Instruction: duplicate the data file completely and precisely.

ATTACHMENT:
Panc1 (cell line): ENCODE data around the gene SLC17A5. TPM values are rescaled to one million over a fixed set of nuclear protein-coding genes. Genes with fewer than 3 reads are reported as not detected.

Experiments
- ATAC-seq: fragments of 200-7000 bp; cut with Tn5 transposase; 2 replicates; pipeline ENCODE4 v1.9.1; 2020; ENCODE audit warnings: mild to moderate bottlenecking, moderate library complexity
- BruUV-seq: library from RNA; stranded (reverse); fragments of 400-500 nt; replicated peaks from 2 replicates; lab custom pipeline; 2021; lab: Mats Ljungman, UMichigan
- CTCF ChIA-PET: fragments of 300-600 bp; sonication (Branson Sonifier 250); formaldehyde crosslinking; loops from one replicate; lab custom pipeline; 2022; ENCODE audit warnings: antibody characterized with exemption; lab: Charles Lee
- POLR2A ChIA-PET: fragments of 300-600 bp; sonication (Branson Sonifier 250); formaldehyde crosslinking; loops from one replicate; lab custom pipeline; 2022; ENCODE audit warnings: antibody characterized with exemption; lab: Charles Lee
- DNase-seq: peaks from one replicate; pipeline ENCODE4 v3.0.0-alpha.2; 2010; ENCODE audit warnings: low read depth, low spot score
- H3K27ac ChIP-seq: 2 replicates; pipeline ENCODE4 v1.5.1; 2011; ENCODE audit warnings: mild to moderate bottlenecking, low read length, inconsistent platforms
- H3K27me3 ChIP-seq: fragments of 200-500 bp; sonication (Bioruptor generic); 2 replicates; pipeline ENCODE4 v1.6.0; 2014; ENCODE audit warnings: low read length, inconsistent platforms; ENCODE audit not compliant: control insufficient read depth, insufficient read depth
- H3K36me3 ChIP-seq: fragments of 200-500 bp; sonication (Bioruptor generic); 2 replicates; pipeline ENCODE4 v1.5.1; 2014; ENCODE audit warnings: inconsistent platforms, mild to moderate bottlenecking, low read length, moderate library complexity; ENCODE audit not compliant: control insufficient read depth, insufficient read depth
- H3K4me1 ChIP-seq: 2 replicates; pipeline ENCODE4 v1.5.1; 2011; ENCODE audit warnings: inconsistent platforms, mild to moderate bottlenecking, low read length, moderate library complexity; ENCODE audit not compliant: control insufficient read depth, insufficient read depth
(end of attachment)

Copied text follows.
Panc1 (cell line): ENCODE data around the gene SLC17A5. TPM values are rescaled to one million over a fixed set of nuclear protein-coding genes. Genes with fewer than 3 reads are reported as not detected.

Experiments
- ATAC-seq: fragments of 200-7000 bp; cut with Tn5 transposase; 2 replicates; pipeline ENCODE4 v1.9.1; 2020; ENCODE audit warnings: mild to moderate bottlenecking, moderate library complexity
- BruUV-seq: library from RNA; stranded (reverse); fragments of 400-500 nt; replicated peaks from 2 replicates; lab custom pipeline; 2021; lab: Mats Ljungman, UMichigan
- CTCF ChIA-PET: fragments of 300-600 bp; sonication (Branson Sonifier 250); formaldehyde crosslinking; loops from one replicate; lab custom pipeline; 2022; ENCODE audit warnings: antibody characterized with exemption; lab: Charles Lee
- POLR2A ChIA-PET: fragments of 300-600 bp; sonication (Branson Sonifier 250); formaldehyde crosslinking; loops from one replicate; lab custom pipeline; 2022; ENCODE audit warnings: antibody characterized with exemption; lab: Charles Lee
- DNase-seq: peaks from one replicate; pipeline ENCODE4 v3.0.0-alpha.2; 2010; ENCODE audit warnings: low read depth, low spot score
- H3K27ac ChIP-seq: 2 replicates; pipeline ENCODE4 v1.5.1; 2011; ENCODE audit warnings: mild to moderate bottlenecking, low read length, inconsistent platforms
- H3K27me3 ChIP-seq: fragments of 200-500 bp; sonication (Bioruptor generic); 2 replicates; pipeline ENCODE4 v1.6.0; 2014; ENCODE audit warnings: low read length, inconsistent platforms; ENCODE audit not compliant: control insufficient read depth, insufficient read depth
- H3K36me3 ChIP-seq: fragments of 200-500 bp; sonication (Bioruptor generic); 2 replicates; pipeline ENCODE4 v1.5.1; 2014; ENCODE audit warnings: inconsistent platforms, mild to moderate bottlenecking, low read length, moderate library complexity; ENCODE audit not compliant: control insufficient read depth, insufficient read depth
- H3K4me1 ChIP-seq: 2 replicates; pipeline ENCODE4 v1.5.1; 2011; ENCODE audit warnings: inconsistent platforms, mild to moderate bottlenecking, low read length, moderate library complexity; ENCODE audit not compliant: control insufficient read depth, insufficient read depth